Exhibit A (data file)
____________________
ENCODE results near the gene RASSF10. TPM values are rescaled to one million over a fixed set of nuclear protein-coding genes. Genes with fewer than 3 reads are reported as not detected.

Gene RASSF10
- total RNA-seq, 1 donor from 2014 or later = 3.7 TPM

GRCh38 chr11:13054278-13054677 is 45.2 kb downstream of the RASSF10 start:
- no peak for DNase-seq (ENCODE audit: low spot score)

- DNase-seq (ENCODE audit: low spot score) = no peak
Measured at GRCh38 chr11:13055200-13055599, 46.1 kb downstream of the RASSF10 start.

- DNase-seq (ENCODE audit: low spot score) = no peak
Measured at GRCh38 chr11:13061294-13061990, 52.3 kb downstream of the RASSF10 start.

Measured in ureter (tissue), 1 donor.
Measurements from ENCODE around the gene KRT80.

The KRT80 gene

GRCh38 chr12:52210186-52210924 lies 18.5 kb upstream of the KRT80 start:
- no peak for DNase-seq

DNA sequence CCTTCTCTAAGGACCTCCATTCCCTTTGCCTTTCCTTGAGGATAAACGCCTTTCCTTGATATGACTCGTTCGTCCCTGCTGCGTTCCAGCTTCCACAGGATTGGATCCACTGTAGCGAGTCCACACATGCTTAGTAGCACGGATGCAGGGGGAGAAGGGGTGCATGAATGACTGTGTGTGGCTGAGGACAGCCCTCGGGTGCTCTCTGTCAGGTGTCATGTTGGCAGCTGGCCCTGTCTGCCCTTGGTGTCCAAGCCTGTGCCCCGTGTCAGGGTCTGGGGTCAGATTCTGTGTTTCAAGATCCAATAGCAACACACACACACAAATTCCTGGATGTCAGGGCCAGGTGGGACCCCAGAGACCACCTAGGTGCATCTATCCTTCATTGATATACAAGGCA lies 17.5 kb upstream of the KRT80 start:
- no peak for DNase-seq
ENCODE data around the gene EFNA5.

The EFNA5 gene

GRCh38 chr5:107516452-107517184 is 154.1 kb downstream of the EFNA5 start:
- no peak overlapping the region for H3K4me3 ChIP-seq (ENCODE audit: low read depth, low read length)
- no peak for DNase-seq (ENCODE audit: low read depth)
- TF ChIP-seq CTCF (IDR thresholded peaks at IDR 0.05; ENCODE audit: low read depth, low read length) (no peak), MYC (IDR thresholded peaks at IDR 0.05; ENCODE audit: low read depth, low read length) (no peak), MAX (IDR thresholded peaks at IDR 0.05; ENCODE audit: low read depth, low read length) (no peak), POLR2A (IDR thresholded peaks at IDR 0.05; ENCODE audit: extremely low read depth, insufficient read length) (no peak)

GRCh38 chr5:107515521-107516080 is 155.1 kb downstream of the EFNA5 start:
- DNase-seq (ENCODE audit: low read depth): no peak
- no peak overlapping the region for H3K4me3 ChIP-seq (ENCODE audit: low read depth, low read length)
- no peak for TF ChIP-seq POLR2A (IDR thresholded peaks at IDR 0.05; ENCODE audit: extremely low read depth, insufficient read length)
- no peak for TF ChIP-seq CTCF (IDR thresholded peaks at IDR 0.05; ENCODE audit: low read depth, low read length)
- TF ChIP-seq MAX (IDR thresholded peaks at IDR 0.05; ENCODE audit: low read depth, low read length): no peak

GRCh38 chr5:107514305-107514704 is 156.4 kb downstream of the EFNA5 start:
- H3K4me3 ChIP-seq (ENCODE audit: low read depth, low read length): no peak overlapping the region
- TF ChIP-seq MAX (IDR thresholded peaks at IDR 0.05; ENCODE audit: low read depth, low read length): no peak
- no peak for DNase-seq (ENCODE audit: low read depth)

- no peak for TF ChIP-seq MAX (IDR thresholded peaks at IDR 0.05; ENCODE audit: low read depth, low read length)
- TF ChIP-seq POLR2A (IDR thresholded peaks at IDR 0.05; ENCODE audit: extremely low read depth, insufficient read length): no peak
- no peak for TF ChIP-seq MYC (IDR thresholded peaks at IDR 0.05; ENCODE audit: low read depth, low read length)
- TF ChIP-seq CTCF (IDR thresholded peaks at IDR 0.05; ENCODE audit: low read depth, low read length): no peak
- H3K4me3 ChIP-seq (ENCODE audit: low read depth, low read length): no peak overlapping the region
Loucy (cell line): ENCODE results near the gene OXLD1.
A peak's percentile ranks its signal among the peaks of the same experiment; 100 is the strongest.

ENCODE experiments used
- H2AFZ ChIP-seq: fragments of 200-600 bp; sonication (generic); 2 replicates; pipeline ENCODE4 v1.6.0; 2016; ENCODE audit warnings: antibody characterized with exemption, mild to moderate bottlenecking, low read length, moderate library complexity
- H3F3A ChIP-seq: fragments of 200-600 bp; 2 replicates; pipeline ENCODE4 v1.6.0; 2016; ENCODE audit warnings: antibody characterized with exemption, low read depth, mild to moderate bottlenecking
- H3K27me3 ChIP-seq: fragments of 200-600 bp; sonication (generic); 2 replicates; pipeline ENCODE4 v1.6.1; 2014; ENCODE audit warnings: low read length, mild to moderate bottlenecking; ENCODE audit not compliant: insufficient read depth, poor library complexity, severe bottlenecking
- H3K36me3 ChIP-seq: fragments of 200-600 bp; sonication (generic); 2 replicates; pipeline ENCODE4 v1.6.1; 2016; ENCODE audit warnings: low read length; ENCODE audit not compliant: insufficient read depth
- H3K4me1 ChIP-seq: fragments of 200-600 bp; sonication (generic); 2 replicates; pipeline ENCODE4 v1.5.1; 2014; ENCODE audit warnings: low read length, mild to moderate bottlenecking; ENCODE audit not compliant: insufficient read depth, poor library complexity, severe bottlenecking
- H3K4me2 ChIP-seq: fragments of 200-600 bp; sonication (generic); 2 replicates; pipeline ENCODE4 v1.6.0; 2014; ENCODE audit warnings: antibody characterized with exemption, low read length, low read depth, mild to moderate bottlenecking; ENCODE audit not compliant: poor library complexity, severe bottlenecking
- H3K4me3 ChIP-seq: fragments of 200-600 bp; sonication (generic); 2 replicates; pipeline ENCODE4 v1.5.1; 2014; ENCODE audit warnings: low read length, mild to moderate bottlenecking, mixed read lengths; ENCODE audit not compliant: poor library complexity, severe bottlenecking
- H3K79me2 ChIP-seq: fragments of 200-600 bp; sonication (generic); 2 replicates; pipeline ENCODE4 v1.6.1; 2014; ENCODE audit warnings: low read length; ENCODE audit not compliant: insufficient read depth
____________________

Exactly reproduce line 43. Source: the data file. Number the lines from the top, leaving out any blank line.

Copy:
- H3K27me3 ChIP-seq: fragments of 200-600 bp; sonication (generic); 2 replicates; pipeline ENCODE4 v1.6.1; 2014; ENCODE audit warnings: low read length, mild to moderate bottlenecking; ENCODE audit not compliant: insufficient read depth, poor library complexity, severe bottlenecking